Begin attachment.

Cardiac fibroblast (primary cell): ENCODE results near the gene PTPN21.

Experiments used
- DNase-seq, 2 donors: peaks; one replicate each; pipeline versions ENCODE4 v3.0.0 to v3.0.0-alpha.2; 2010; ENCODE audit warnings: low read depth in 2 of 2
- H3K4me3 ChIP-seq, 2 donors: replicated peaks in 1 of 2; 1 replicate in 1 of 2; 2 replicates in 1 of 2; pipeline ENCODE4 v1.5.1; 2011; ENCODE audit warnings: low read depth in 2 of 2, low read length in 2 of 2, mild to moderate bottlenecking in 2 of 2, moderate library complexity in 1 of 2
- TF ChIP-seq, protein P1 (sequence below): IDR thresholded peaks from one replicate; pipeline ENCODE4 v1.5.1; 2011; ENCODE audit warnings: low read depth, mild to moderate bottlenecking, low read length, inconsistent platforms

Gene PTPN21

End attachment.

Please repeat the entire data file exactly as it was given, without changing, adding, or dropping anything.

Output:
Cardiac fibroblast (primary cell): ENCODE results near the gene PTPN21.

Experiments used
- DNase-seq, 2 donors: peaks; one replicate each; pipeline versions ENCODE4 v3.0.0 to v3.0.0-alpha.2; 2010; ENCODE audit warnings: low read depth in 2 of 2
- H3K4me3 ChIP-seq, 2 donors: replicated peaks in 1 of 2; 1 replicate in 1 of 2; 2 replicates in 1 of 2; pipeline ENCODE4 v1.5.1; 2011; ENCODE audit warnings: low read depth in 2 of 2, low read length in 2 of 2, mild to moderate bottlenecking in 2 of 2, moderate library complexity in 1 of 2
- TF ChIP-seq, protein P1 (sequence below): IDR thresholded peaks from one replicate; pipeline ENCODE4 v1.5.1; 2011; ENCODE audit warnings: low read depth, mild to moderate bottlenecking, low read length, inconsistent platforms

Gene PTPN21